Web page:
I was working for a television show for ABC, a western about the Pony Express and I was making more money each week than I had ever made in my life; things were good. The short story of the rest of that is that my wife and Augusta became really good friends. Augusta only worked with us for one year and then went on to work with another family as God led her, but in that one year my wife and Augusta became very close, they studied the Bible together and they prayed together. But Augusta was smart. She knew better than to try and force my wife to rush into the understanding. She trusted in the Holy Spirit and seeds were planted in the heart and mind of my wife. And then Augusta left. And two or three years later my wife was still reading the Bible, she just hadn’t officially taken the step of publicly professing her faith. Then my second daughter, Hailey, was born and we moved back to New York. My wife began attending a very charismatic Brazilian church and it was around then that she said the prayer of salvation and accepted Jesus to become her Lord and Savior. She came home and explained it all to me. To be honest with you, I thought it was wonderful. For me this was the perfect scenario, my wife can love Jesus, I’ll go make movies and bring the money home, she’ll take care of the kids… everything is perfect!
What I never could have known – this is one of the more critical parts of my testimony – in the following year, I got to witness firsthand my wife’s commitment to Jesus. That was the thing that got my attention more than anything. From when she got saved around 1999/2000, up to September 11, 2001, slowly God began to burden me with this situation. Why was this happening? I had already been married to my wife for ten years, now she’s becoming this Jesus freak. What’s happening here? Right at the height of that curiosity is when 9/11 [terrorist attacks] happened. If you would have asked me the day before 9/11, “Stephen do you think it’s possible that tomorrow two commercial airlines can hit the twin towers and they are going to fall down?” I would have said to you, “No, not in 2001 in the United States of America. That is a complete impossibility; that could never happen.” But it did. For me personally, it was an event that I could no longer seek the answer to in the natural. This was an event where the only place to remotely comprehend what was happening meant I had to go to God. I said, “Okay God, now I really want to know you because all of the things that are happening. Obviously if you’re real, you’re allowing this to happen for a reason and I want to get into this experience with you, and this understanding with you, so that I can have some sense of understanding.” That was the beginning of my journey. I did all of the things you’re supposed to do. I said the prayer of salvation, I sent out invitations to my water baptism, and had a big party.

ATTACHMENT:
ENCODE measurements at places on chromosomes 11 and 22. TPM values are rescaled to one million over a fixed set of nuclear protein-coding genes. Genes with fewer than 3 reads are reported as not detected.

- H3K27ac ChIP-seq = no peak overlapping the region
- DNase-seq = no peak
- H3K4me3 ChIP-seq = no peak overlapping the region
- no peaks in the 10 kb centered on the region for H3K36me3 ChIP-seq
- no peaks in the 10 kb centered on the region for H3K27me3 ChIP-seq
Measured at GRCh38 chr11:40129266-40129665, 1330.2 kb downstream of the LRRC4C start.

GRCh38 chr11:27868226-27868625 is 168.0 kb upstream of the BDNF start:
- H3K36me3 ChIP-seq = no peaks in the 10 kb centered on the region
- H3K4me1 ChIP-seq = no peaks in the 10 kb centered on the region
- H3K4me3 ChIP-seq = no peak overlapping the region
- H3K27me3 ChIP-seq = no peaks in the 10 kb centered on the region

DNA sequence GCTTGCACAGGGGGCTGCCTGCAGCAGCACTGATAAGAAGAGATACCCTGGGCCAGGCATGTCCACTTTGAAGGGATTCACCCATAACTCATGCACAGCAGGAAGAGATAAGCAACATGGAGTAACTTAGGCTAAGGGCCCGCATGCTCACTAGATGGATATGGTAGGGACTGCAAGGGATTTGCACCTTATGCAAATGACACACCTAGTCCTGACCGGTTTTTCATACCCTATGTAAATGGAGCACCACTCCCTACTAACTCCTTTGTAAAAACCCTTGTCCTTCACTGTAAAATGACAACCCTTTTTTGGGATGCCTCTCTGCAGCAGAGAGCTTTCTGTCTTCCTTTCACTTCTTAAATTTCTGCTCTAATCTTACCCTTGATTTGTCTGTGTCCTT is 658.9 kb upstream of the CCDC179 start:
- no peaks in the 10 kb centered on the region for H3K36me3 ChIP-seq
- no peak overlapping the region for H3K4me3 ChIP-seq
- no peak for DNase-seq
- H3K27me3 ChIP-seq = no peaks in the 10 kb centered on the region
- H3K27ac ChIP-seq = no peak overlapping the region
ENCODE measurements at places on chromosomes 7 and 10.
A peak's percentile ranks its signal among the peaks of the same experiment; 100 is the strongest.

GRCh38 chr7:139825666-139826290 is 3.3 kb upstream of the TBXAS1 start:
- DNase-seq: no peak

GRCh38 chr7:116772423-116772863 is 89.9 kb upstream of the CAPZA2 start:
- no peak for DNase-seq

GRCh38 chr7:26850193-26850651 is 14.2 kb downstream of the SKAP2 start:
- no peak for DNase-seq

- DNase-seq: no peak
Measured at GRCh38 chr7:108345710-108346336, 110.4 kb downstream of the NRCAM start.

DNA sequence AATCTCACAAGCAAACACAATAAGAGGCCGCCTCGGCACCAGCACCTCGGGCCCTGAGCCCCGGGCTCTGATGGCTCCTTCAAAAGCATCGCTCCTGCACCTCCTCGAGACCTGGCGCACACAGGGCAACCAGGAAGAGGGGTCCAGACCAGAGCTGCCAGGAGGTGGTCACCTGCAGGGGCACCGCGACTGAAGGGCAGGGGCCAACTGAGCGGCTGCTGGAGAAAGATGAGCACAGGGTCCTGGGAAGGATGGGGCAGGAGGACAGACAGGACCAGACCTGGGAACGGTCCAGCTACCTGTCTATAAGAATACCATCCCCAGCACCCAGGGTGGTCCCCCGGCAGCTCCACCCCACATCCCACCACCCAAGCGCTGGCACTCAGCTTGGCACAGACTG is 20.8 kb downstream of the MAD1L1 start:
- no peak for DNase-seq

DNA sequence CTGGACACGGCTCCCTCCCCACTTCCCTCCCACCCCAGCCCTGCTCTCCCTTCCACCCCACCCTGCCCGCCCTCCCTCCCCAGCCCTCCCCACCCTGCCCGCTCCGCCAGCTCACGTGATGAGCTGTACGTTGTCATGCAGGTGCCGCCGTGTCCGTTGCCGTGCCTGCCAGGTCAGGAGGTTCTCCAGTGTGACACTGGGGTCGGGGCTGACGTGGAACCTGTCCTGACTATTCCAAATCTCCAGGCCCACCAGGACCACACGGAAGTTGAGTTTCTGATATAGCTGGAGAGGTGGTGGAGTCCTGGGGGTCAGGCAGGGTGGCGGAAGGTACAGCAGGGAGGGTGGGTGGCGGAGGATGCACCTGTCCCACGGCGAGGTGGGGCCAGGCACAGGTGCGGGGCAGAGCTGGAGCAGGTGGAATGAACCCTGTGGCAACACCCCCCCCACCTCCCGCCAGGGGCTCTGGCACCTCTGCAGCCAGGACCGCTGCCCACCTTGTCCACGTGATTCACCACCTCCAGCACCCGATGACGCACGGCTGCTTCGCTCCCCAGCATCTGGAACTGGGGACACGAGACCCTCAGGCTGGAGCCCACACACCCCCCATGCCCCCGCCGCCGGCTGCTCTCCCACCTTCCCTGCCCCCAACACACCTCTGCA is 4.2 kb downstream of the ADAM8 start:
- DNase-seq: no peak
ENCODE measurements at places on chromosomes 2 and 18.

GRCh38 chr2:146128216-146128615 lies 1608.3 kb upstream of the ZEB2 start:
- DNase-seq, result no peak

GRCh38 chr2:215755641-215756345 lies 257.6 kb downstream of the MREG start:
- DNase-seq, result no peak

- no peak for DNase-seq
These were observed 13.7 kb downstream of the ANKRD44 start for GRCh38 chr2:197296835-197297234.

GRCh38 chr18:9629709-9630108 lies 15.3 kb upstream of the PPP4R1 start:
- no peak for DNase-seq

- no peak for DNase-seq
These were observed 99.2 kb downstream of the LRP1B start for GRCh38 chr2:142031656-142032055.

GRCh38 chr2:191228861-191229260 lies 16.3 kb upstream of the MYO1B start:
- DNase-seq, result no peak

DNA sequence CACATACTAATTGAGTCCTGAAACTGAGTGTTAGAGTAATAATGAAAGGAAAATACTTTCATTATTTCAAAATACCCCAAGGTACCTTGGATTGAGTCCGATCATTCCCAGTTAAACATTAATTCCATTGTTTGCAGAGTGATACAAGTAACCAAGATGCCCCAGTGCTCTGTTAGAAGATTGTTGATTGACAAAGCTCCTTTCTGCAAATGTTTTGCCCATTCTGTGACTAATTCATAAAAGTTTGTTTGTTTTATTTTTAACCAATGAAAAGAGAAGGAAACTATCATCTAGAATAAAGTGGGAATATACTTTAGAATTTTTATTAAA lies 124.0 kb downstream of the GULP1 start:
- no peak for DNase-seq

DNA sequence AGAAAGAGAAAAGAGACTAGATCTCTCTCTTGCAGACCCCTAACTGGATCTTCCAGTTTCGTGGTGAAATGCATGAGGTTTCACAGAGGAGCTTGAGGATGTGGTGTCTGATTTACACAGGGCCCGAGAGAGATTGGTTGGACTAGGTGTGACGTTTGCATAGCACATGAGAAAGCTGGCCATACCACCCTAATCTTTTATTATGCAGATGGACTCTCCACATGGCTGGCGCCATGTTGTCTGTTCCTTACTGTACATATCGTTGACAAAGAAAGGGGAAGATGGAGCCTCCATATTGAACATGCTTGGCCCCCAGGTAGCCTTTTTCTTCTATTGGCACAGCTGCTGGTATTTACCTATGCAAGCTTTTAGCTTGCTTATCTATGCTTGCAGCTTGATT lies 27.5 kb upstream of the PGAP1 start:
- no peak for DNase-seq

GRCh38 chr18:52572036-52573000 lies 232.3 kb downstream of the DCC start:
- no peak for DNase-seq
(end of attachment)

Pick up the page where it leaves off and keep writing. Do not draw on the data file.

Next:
RM: Now you’ve been married for 27 years and both your daughters are models. Navigating marriage and raising kids while in Hollywood, what have been your most effective tools when it comes to building a strong family?
SB: Having grown up outside the industry, I knew that once I got involved in Hollywood, I was going to want to raise my family outside that dynamic. So, I lived for eight years in Tucson, Arizona. At the time Augusta came to work for us, I was doing a television show, so for eight years I commuted to Los Angeles just to keep my kids from having to live there. It was just a one hour flight, so it wasn’t so bad. I was able to continue to pursue my career, but by design I could keep my wife and kids out of the Hollywood lifestyle. I did that on purpose. I really think it allowed my children to be raised with a greater sense of normalcy, so to speak. I knew in 1995, when the television show was over, I could have moved from Tucson to Los Angeles and been in the heart of opportunities for my career. But I didn’t want my kids to be in that environment so the decision was more about quality of life than anything else.